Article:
Signos, a metabolic health platform that utilizes a unique AI-engine with a continuous glucose monitor (CGM) to offer real-time data and recommendations for healthy weight management, has announced a successful $20 million Series B funding round. The round was led by Cheyenne Ventures and GV (Google Ventures), with additional investments from Dexcom Ventures and Samsung. It will enable Signos to expand its team, extend its platform and conduct further research on metabolic health.
Signos’ mission is to address the obesity and metabolic health crisis that currently afflicts those in the United States. More than 96 million Americans have prediabetes and an estimated 1 billion people are projected to have diabetes by 2050. The company says the need for early detection and lifestyle changes is more critical than ever.
The Signos app allows users to log their food intake and exercise levels, enabling the AI platform to learn how an individual’s metabolism responds to various foods and fitness patterns. This information then provides personalized, data-driven recommendations based on an individual’s unique metabolic profile.
In an interview with TechCrunch, Sharam Fouladgar-Mercer, CEO of Signos, shared his motivation behind the company. Having struggled with his weight since childhood, Fouladgar-Mercer understands the challenges of weight loss and the inefficacy of a one-size-fits-all diet. His experiences inspired him to leverage CGM technology to extend the benefits of glucose insight to a broader population, including those living with type 2 diabetes.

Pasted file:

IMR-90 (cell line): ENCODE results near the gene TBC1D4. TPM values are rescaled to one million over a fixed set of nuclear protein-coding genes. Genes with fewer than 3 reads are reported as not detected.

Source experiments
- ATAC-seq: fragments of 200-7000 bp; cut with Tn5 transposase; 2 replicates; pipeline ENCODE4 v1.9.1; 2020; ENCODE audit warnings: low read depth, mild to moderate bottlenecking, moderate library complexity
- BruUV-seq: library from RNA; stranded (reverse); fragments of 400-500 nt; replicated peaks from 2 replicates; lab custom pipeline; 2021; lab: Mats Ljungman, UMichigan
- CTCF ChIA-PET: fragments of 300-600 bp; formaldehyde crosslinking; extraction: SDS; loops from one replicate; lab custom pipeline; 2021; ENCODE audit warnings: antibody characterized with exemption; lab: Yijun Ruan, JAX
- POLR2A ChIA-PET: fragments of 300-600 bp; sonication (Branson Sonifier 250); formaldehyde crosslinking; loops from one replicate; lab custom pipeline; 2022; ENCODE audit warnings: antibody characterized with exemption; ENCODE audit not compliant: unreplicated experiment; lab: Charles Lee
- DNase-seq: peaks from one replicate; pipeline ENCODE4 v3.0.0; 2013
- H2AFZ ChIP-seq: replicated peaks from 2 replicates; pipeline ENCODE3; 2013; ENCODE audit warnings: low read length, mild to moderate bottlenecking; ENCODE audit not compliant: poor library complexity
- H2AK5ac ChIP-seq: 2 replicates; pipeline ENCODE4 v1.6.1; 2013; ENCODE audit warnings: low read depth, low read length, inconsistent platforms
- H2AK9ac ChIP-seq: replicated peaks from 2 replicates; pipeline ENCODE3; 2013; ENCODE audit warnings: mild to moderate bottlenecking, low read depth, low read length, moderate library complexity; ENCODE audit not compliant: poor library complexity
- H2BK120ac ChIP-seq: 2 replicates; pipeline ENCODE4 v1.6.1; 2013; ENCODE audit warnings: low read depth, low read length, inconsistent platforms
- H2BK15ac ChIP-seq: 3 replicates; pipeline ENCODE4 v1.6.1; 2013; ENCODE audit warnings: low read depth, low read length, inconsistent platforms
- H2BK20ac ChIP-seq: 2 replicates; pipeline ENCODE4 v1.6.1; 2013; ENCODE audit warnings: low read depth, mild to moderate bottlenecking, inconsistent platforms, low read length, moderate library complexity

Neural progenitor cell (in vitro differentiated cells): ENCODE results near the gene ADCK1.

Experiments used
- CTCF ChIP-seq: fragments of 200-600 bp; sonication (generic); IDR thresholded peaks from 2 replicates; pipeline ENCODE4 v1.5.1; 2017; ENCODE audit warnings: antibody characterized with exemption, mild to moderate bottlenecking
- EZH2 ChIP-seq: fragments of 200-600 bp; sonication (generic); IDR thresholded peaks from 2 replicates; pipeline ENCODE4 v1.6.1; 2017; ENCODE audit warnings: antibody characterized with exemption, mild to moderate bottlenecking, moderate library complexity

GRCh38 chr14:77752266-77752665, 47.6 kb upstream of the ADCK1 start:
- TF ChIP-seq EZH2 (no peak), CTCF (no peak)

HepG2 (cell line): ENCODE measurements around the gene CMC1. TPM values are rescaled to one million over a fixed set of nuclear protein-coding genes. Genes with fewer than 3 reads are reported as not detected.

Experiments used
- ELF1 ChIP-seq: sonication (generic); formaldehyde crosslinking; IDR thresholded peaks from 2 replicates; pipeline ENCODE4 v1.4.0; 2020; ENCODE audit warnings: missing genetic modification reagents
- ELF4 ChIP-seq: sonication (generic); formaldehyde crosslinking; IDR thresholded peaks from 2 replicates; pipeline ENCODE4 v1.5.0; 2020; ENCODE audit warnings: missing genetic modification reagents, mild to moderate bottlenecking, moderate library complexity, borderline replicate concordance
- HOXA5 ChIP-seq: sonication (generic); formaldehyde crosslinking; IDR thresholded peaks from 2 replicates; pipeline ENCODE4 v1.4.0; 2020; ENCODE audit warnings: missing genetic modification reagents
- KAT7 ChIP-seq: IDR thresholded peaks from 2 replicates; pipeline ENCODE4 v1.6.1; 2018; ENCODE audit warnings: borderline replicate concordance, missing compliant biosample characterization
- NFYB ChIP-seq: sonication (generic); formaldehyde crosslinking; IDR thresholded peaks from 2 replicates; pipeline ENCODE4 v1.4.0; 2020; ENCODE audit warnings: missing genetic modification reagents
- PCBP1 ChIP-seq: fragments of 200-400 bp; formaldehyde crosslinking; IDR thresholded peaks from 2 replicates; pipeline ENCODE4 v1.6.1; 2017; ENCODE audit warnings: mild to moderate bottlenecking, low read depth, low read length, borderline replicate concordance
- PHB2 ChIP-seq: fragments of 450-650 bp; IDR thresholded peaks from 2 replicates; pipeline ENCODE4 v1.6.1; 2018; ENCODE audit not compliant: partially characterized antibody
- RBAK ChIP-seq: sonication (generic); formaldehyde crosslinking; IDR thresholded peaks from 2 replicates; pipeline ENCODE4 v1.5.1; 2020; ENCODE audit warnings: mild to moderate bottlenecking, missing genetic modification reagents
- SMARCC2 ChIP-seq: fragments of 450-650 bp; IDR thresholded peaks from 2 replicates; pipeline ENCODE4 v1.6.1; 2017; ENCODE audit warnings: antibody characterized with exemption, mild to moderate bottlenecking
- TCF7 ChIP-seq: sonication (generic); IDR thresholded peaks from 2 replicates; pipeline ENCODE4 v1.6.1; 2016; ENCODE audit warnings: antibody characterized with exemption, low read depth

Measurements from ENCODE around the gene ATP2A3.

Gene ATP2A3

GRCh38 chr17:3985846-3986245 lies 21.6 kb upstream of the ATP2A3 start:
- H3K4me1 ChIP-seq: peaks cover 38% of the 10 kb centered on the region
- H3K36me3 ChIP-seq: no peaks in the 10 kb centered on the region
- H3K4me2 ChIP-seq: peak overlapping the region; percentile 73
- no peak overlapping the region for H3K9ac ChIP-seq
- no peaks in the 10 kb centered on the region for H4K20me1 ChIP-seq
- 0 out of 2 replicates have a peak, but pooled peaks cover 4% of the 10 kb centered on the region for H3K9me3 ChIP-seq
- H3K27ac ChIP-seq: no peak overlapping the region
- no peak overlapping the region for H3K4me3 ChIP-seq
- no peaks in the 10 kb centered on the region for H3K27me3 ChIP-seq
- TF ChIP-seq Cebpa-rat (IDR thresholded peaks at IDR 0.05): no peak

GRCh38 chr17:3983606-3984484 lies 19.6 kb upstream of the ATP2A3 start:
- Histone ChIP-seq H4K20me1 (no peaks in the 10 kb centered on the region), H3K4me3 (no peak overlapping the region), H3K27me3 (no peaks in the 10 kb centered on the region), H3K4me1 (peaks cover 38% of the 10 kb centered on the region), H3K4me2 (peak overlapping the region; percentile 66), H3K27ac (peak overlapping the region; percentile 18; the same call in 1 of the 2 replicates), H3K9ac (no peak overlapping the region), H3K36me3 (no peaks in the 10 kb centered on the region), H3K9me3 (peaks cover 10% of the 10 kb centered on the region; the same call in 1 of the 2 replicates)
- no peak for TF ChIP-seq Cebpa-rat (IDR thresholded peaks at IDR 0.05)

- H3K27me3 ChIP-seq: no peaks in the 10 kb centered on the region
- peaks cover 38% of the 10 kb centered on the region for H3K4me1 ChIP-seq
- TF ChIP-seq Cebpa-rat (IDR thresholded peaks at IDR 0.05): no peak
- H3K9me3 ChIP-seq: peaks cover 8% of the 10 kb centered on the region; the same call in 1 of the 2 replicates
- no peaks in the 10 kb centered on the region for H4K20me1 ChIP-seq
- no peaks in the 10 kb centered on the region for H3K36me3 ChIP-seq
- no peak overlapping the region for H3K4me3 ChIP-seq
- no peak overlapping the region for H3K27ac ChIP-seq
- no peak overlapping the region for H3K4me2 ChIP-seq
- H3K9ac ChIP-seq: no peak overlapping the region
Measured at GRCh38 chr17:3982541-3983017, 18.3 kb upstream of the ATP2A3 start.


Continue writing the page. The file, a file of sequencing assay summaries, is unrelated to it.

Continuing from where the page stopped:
“This new round of funding will allow us to expand our core team and platform and conduct additional research on metabolic health. The funding will allow us to reach more prospective members,” said Fouladgar-Mercer.
However, challenges remain, the company says. Hiring suitable candidates and making the Signos platform widely available, particularly with the relatively high cost of CGM technology, are key areas of focus for the company. Despite these challenges, Fouladgar-Mercer remains optimistic, stating, “We’re excited to continue to build something that can change lives for the better.”
There’s been quite a bit of interesting movement in this space recently. At TechCrunch Disrupt this year, we saw HME Square bringing photo-acoustics to the table as a way of measuring blood glucose without needing to penetrate the skin with a filament — much like Scanbo, which I covered almost two years ago. There are a number of other startups in this space as well, including Limbo. Ultimately, I think this competition and race to innovation is going to serve the customers wanting to keep a closer eye on their metabolic health.
I was curious whether the CEO’s work on Signos had made him adapt his personal habits.
“Yes and no. I love to bake sourdough bread in my free time (yes, you can eat bread when you’re planning for a glucose-friendly diet),” Fouladgar-Mercer said. “But, when I do bake, I try to plan when I eat bread so I can do a short walk after to mitigate the glucose spike as needed. I think the key is not avoiding all carbs; it’s figuring out a sustainable diet and exercise plan that works for your unique metabolism.”
With this new injection of funds, Signos claims it is well-positioned to continue its pioneering work in metabolic health and weight management, providing a much-needed solution to a growing health crisis.